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Transaction commitment levels on Solana Explained

By David C. Nwadiogbu

One of Solana's most prominent features is its ability to process transactions quickly and efficiently. When a transaction is sent to Solana, it goes through a process called "commitment". This is where the transaction is validated, recorded in the blockchain, and made permanent.

The commitment metric gives clients a standard measure of the network confirmation for the block. It describes how finalized a block is at that point in time and clients can then use this information to derive their own measures of commitment.

Here are the different commitment levels, in descending order (most finalized to least finalized) that exist in Solana:

  • finalized - This is the highest level of commitment and transactions are irreversible. The RPC node will query the most recent block confirmed by the supermajority of the cluster as having reached maximum lockout, meaning the cluster has recognized this block as finalized. Transactions at this level also tend to have a higher transaction fee.

  • confirmed - This commitment level is usually used for transactions that have been included in a block, but have not yet been confirmed by the network. The node will query the most recent block that has been voted on by the supermajority of the cluster (optimistic confirmation)

  • processed - Here, the node will query its most recent block but the block may still be skipped by the cluster if the transaction fails. This is the least secure of all the three levels and transactions in this level are usually used for testing and development purposes and are not recommended for use in production environments.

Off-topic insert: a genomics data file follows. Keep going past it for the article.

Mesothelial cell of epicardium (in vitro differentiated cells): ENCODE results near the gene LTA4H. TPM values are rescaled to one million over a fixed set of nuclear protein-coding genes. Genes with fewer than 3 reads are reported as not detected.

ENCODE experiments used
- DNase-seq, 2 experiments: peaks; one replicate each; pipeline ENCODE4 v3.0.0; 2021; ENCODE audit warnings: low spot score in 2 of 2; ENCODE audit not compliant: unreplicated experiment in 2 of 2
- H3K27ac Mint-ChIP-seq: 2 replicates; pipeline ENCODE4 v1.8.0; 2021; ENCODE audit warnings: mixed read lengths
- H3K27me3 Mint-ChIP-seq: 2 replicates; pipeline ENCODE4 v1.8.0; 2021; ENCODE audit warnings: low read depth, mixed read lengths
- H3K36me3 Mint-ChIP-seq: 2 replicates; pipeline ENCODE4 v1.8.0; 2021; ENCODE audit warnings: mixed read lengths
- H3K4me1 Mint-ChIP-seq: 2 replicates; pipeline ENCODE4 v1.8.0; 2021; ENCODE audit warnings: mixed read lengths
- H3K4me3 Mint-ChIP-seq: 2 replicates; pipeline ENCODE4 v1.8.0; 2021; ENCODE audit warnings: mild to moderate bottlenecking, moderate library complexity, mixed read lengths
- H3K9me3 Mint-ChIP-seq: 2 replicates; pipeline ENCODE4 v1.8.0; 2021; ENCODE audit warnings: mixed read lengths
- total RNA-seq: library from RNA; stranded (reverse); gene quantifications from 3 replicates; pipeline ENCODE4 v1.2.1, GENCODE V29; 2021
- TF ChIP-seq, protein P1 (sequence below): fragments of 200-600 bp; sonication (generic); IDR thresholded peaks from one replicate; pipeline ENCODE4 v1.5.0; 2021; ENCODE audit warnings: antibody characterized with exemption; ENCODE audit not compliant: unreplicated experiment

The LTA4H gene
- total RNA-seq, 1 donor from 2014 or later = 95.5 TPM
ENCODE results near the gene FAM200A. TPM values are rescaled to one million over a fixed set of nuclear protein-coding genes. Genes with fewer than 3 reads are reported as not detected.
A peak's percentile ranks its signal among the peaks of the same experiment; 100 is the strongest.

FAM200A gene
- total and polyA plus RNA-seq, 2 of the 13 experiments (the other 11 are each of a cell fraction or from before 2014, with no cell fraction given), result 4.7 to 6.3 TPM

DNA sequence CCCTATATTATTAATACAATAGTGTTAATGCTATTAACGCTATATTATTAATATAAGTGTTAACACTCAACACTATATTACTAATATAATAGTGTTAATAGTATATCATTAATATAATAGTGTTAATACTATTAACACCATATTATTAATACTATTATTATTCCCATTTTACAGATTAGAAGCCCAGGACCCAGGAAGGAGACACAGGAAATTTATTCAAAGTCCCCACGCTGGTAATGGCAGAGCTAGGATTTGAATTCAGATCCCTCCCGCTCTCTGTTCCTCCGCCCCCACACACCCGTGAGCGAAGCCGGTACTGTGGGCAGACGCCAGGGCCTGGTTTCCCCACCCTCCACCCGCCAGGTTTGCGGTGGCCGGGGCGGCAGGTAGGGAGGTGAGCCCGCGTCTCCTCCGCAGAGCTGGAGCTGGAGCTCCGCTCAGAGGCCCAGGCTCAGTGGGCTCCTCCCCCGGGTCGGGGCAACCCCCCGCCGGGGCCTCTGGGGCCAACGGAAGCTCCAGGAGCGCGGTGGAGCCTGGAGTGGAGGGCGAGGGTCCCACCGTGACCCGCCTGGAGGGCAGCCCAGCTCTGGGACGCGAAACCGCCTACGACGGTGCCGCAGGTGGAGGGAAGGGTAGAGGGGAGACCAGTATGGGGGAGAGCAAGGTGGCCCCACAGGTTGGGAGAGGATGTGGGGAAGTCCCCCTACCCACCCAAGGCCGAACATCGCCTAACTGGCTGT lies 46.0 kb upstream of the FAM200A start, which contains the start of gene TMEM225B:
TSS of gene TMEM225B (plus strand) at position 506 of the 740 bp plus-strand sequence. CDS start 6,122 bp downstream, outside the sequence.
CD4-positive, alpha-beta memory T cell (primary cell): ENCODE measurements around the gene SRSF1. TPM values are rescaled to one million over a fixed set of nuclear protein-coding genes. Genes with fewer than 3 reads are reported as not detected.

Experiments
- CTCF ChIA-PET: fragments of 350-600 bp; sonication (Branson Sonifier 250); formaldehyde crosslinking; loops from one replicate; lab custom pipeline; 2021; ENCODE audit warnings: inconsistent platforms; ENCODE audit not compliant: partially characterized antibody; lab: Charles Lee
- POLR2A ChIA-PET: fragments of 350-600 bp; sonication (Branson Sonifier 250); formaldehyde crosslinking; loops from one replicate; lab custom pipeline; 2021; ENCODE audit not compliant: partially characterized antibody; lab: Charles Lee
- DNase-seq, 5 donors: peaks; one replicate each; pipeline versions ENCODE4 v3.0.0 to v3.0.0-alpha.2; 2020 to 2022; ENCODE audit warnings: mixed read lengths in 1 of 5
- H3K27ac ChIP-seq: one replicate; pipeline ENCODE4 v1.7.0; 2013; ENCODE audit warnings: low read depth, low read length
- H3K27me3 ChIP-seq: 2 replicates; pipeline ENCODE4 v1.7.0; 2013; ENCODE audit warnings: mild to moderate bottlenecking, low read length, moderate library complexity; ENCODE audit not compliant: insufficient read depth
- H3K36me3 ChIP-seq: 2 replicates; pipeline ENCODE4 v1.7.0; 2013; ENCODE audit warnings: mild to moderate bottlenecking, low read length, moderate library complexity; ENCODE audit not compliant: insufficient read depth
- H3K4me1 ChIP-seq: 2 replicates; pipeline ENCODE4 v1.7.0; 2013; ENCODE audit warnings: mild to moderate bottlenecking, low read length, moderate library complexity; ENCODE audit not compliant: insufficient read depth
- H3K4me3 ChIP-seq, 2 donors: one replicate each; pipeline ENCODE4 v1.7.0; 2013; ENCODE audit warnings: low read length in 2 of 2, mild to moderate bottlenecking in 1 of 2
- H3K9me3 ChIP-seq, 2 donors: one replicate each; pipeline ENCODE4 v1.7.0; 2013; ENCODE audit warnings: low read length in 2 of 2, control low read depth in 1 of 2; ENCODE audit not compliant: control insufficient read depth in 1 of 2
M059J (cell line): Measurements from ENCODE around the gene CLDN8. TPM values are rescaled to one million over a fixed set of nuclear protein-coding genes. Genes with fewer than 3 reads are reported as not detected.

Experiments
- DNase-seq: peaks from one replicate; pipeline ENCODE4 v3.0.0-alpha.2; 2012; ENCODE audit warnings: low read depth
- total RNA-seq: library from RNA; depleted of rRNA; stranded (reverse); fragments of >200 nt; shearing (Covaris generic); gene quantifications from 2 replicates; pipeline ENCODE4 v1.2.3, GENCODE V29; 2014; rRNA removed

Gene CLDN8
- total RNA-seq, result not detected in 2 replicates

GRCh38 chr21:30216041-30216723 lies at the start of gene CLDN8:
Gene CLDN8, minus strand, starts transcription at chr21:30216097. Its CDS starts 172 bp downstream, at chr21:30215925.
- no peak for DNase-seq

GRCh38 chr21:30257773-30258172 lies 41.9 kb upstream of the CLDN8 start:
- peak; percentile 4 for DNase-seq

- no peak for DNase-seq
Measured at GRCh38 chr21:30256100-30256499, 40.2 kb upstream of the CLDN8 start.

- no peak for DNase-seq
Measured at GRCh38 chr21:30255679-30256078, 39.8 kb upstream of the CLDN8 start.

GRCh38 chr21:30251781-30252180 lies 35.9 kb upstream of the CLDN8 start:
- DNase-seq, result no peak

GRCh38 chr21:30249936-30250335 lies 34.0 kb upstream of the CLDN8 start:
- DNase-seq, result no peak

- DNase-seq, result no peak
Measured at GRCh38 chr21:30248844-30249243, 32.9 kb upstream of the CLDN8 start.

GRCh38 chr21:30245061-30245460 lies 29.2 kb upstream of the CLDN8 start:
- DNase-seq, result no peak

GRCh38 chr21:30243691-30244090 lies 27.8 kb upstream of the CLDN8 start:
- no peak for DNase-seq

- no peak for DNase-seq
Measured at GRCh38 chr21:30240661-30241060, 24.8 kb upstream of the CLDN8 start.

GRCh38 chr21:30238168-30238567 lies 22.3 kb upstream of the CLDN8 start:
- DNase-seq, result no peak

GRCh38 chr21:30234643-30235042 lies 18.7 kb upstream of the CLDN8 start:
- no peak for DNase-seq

As you can see, the natural state of progression for commitment levels on Solana is from processedconfirmedfinalized.

In general, the higher the commitment level of a transaction, the more secure it is and the less likely it is to be reversed. However, it's worth noting that the time it takes for a transaction to reach a higher commitment level will depend on various factors such as the number of validators and the network's load.

Let's look at how Mirror World handles commitment levels.

How Mirror World uses commitment levels

By default, our API uses the confirmed commitment because it provides a fairly quick response to the user and is optimistic.

However, most requests (especially POST requests) accept the confirmation parameter as an option. Some of these include:

  1. Mint NFT
  2. Mint Collection
  3. Mint New NFTs on Collection
  4. Update NFT Properties
  5. Transfer NFT
  6. List NFT
  7. Cancel NFT Listing
  8. Buy NFT

The choice of commitment level depends on the use case and the urgency of the transaction. There are some scenarios where you may want to change the default confirmed commitment to finalized. For example, if you're making a small transfer and it's not time-sensitive, you may choose to commit it at the confirmed level. On the other hand, if you're making a large transfer or a trade, you may choose to commit it at the finalized level to ensure that it's processed as soon as possible.

example HTTP Request to Buy NFT:

curl --location --request POST '' \
--header 'Content-Type: application/json' \
--header 'Accept: application/json' \
--data-raw '{
"mint_address": "9pd6wUcfZpPBsrQFxqEkMjfbyaqraQRsiQtD8D4wqa6W",
"price": 1.1,
"confirmation": "finalized"

example HTTP Request to update NFT properties:

curl --location --request POST '' \
--header 'Content-Type: application/json' \
--header 'Accept: application/json' \
--data-raw '{
"mint_address": "FPiveD2LMFwDKPBGdEk6Ty7hf69hYbNHUuNicGUVy8PS",
"name": "Dope NFT #1",
"symbol": "DOPENFT",
"update_authority": "9x1sRqFoZTkDtYVKwuVanE7s5LSA2hERZ8FRnU37S2L8",
"url": "",
"seller_fee_basis_points": 200,
"confirmation": "confirmed"

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